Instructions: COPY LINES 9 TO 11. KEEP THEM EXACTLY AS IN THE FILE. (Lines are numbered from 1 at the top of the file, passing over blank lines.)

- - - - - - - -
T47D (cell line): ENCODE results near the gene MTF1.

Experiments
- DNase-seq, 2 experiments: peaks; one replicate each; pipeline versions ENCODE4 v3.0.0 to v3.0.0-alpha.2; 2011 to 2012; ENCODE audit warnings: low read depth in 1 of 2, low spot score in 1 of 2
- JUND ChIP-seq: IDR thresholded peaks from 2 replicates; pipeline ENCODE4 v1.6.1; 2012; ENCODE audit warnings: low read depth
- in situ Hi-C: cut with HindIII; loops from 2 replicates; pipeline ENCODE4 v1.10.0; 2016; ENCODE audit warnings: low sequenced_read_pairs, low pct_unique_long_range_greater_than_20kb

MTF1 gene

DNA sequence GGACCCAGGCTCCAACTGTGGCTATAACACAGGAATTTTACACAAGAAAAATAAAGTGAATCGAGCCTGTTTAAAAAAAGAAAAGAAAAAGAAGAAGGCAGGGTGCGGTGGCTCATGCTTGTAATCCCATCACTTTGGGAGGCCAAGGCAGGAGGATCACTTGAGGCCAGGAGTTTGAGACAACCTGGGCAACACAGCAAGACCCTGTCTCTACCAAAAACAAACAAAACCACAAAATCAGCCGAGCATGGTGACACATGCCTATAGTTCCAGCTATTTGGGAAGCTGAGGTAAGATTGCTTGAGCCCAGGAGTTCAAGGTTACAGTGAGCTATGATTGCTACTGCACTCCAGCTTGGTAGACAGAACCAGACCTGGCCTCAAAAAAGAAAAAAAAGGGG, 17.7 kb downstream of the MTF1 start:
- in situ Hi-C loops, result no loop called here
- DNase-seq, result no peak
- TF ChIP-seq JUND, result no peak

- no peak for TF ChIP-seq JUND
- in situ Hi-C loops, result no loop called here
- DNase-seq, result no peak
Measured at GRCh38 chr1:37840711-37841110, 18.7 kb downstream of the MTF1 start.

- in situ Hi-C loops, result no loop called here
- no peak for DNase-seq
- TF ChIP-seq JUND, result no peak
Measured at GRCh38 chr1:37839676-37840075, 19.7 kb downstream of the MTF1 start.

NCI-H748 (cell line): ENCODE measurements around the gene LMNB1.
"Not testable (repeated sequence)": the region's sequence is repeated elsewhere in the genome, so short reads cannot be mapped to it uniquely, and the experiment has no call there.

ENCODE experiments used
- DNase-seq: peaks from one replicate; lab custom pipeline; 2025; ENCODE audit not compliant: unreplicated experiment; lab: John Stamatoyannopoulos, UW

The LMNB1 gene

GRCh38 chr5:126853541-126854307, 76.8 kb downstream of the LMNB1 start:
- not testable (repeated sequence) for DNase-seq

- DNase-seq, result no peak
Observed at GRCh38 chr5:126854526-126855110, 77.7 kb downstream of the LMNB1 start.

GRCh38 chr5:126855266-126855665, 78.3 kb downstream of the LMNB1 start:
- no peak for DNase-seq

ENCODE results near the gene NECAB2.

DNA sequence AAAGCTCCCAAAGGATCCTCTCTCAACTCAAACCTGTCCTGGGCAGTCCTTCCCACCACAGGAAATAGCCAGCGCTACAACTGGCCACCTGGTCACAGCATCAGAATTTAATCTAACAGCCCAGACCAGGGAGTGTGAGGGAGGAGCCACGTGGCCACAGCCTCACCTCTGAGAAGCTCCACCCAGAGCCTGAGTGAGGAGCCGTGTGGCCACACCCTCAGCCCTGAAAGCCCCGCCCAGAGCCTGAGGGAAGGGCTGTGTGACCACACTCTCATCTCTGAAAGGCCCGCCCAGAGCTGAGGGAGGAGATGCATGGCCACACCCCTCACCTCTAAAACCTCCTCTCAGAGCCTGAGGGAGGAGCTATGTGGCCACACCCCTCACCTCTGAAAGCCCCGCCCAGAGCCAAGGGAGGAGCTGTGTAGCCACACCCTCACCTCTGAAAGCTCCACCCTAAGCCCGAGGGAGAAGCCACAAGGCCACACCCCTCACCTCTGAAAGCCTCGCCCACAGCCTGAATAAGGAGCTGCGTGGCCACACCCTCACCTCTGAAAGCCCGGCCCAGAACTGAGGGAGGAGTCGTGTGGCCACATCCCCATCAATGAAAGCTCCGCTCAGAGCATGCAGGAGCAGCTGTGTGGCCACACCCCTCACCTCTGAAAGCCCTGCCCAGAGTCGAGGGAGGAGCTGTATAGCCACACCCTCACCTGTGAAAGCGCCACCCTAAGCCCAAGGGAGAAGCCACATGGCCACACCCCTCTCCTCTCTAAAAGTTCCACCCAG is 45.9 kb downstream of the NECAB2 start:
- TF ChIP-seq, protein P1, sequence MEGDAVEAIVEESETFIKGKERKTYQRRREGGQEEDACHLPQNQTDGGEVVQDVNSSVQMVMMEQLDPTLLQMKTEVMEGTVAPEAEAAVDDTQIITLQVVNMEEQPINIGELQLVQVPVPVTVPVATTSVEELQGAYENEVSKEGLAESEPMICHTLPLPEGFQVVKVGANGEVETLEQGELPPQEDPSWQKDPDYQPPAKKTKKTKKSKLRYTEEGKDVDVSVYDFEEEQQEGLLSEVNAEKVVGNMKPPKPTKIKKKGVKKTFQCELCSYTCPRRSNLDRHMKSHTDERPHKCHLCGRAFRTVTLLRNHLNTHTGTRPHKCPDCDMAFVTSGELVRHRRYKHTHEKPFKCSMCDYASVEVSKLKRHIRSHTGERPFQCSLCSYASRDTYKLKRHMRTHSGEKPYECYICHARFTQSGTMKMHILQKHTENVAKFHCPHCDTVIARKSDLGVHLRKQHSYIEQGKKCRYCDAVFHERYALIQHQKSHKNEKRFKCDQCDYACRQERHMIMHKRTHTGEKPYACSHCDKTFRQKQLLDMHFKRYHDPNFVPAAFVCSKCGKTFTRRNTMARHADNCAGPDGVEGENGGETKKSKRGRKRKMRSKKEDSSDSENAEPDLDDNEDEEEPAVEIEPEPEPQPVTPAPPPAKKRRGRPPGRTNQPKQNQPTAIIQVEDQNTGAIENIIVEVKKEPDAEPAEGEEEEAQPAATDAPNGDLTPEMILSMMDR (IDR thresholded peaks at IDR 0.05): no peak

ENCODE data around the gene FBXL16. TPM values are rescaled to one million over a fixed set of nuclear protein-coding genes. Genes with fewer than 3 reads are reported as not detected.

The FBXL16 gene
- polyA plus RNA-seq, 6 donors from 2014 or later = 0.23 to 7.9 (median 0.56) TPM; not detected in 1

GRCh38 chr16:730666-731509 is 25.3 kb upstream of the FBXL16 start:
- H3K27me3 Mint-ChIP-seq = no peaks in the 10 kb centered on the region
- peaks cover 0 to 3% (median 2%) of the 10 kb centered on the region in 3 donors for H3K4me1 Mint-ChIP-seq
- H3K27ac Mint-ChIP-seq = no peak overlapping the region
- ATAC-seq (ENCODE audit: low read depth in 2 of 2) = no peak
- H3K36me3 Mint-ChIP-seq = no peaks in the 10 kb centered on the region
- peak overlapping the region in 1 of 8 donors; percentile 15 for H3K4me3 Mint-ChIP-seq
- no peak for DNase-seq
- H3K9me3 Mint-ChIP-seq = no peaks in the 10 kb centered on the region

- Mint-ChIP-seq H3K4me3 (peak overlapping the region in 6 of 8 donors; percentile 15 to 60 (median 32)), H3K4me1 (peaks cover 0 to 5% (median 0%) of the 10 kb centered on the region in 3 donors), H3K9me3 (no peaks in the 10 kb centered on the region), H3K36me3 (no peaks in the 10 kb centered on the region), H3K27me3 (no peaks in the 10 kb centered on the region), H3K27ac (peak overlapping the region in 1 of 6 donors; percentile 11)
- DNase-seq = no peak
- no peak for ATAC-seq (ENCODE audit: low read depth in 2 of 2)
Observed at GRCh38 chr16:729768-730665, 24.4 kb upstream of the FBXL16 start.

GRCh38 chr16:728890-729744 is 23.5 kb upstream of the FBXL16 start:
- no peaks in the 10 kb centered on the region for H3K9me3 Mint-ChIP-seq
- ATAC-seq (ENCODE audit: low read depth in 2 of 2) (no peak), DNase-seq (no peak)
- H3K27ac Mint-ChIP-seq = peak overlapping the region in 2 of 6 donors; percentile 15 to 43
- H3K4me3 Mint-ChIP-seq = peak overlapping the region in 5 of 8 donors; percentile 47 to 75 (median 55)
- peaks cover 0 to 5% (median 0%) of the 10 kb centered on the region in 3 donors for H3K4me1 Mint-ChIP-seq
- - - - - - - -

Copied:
- DNase-seq, result no peak
- TF ChIP-seq JUND, result no peak

- no peak for TF ChIP-seq JUND